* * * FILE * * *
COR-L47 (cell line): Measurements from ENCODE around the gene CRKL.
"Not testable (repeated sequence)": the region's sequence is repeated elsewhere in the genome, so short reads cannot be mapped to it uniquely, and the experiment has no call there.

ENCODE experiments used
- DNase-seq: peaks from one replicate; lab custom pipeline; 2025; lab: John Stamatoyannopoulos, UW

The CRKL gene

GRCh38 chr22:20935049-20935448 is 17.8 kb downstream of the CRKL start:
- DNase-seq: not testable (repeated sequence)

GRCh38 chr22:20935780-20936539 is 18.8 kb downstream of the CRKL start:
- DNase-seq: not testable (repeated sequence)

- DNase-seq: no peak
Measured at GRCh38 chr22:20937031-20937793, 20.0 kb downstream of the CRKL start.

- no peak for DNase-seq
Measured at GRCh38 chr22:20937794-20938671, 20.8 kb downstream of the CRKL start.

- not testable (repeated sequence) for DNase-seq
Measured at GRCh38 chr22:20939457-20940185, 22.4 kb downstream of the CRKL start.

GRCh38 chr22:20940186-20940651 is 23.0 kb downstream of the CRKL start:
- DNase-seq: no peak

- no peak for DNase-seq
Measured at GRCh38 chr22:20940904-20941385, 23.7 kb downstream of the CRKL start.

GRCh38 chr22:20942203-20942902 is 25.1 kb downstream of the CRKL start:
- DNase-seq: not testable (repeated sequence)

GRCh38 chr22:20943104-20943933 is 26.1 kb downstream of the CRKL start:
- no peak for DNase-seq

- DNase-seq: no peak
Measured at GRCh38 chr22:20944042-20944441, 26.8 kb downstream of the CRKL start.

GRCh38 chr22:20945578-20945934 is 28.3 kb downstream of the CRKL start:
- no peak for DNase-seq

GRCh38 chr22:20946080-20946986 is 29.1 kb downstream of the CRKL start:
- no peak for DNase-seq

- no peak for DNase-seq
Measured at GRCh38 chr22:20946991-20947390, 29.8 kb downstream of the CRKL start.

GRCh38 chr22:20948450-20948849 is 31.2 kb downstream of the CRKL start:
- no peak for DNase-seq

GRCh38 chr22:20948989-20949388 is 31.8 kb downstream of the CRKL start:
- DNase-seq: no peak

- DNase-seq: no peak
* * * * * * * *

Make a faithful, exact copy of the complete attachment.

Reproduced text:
COR-L47 (cell line): Measurements from ENCODE around the gene CRKL.
"Not testable (repeated sequence)": the region's sequence is repeated elsewhere in the genome, so short reads cannot be mapped to it uniquely, and the experiment has no call there.

ENCODE experiments used
- DNase-seq: peaks from one replicate; lab custom pipeline; 2025; lab: John Stamatoyannopoulos, UW

The CRKL gene

GRCh38 chr22:20935049-20935448 is 17.8 kb downstream of the CRKL start:
- DNase-seq: not testable (repeated sequence)

GRCh38 chr22:20935780-20936539 is 18.8 kb downstream of the CRKL start:
- DNase-seq: not testable (repeated sequence)

- DNase-seq: no peak
Measured at GRCh38 chr22:20937031-20937793, 20.0 kb downstream of the CRKL start.

- no peak for DNase-seq
Measured at GRCh38 chr22:20937794-20938671, 20.8 kb downstream of the CRKL start.

- not testable (repeated sequence) for DNase-seq
Measured at GRCh38 chr22:20939457-20940185, 22.4 kb downstream of the CRKL start.

GRCh38 chr22:20940186-20940651 is 23.0 kb downstream of the CRKL start:
- DNase-seq: no peak

- no peak for DNase-seq
Measured at GRCh38 chr22:20940904-20941385, 23.7 kb downstream of the CRKL start.

GRCh38 chr22:20942203-20942902 is 25.1 kb downstream of the CRKL start:
- DNase-seq: not testable (repeated sequence)

GRCh38 chr22:20943104-20943933 is 26.1 kb downstream of the CRKL start:
- no peak for DNase-seq

- DNase-seq: no peak
Measured at GRCh38 chr22:20944042-20944441, 26.8 kb downstream of the CRKL start.

GRCh38 chr22:20945578-20945934 is 28.3 kb downstream of the CRKL start:
- no peak for DNase-seq

GRCh38 chr22:20946080-20946986 is 29.1 kb downstream of the CRKL start:
- no peak for DNase-seq

- no peak for DNase-seq
Measured at GRCh38 chr22:20946991-20947390, 29.8 kb downstream of the CRKL start.

GRCh38 chr22:20948450-20948849 is 31.2 kb downstream of the CRKL start:
- no peak for DNase-seq

GRCh38 chr22:20948989-20949388 is 31.8 kb downstream of the CRKL start:
- DNase-seq: no peak

- DNase-seq: no peak